A Conscious Thanksgiving Dinner: 6 Tips for Hosting a Successful Meal

vegetarian thanksgiving

Tips for ensuring your Thanksgiving dinner is as conscious as it can be. 

No matter who sits down at your Thanksgiving dinner table – the gluten intolerant, the semi-vegetarian, the raw foodist, the vegan, the grain-free, the passionate Paleo, the lactose avoider – you want to have some options. This is 2013 people, and if you think you can get away with turkey and green beans, think again.

1. If you’re serving a turkey, know where it comes from.

The list of problems related to the hundreds of millions of factory farmed turkeys raised for Thanksgiving is quite long. From sexual abuse to crippled feet and swollen joints, the factory farmed turkey industry is a nasty one. If you’re going to eat a bird, make sure you know where it comes from and how it was raised.

2. Make easy, versatile dishes

If you are stressed about accommodating a variety of dietary restrictions, pick a few dishes that will work for most people. Roasted vegetables, a bowl of marinated olives, fresh salad, a Spicy Pumpkin Hummus perhaps?

3. Think about your waste

Last year Americans wasted over $282 million of turkey; and that’s only the meat part of the meal. Take a look at who’s coming to dinner and how much food you really need to make, then get creative with your leftovers. There’s no need for food waste.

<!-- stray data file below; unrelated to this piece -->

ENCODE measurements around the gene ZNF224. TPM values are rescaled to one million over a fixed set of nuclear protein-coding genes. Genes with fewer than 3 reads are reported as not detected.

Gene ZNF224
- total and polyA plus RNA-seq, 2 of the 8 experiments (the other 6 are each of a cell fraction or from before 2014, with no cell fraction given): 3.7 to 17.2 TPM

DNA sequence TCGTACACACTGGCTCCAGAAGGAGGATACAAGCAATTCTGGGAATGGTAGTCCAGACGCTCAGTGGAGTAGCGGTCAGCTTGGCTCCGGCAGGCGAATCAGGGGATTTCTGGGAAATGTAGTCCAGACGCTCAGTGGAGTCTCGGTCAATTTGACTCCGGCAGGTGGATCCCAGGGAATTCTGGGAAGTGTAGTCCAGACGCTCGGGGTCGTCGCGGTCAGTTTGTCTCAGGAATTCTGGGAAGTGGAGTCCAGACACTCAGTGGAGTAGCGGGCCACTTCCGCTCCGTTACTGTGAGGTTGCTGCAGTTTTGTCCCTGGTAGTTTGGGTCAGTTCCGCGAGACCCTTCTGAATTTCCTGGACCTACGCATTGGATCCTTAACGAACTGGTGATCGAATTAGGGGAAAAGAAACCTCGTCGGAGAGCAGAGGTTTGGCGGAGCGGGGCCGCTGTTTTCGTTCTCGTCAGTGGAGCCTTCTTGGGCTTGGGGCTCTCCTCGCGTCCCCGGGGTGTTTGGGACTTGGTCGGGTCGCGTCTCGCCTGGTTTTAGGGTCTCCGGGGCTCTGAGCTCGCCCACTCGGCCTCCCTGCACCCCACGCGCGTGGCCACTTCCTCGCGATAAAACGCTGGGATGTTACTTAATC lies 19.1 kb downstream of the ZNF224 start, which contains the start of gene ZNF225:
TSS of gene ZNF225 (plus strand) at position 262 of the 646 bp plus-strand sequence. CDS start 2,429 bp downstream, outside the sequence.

4. Offer a variety of drinks

You may have thought about the gluten-free pie and the vegan Thanksgiving side dish, but did you consider whether or not you have any guests that have knocked alcohol off their list of consumables?

5. Go for nut-based crusts

This will make the gluten-free and Paleo crowd happy. Try a walnut crust for starters. Other good nuts to make crusts with are pecans and hazelnuts.

6. Serve a substantial, plant-based main

Just because you’re not serving turkey, doesn’t mean you need to put Tofurky on the table. Come up with a delicious plant-based main instead, like stuffed squash or a hearty vegetarian casserole. The New York Times has an excellent database of vegetarian recipes for the holiday.

7. Don’t be afraid to ask

Have some dietary restrictions that you’re nervous about catering to? Ask your guests to bring their favorite dish. This makes the meal more communal anyway, and you’ll learn about a new recipe in the process.

Related on EcoSalon:

Vegan Pumpkin Pie

Thanksgiving Dinner: The Glossies vs. Real Life

Image: The Sporkful

Anna Brones

Anna Brones is a food + travel writer with a love for coffee and bikes. She is the author of The Culinary Cyclist and Fika: The Art of the Swedish Coffee Break. Catch her weekly column, Foodie Underground.